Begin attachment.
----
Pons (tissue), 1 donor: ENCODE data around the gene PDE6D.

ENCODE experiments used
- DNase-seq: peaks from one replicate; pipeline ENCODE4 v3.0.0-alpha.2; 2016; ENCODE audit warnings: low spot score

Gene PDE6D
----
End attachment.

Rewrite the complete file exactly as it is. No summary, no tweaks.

Pons (tissue), 1 donor: ENCODE data around the gene PDE6D.

ENCODE experiments used
- DNase-seq: peaks from one replicate; pipeline ENCODE4 v3.0.0-alpha.2; 2016; ENCODE audit warnings: low spot score

Gene PDE6D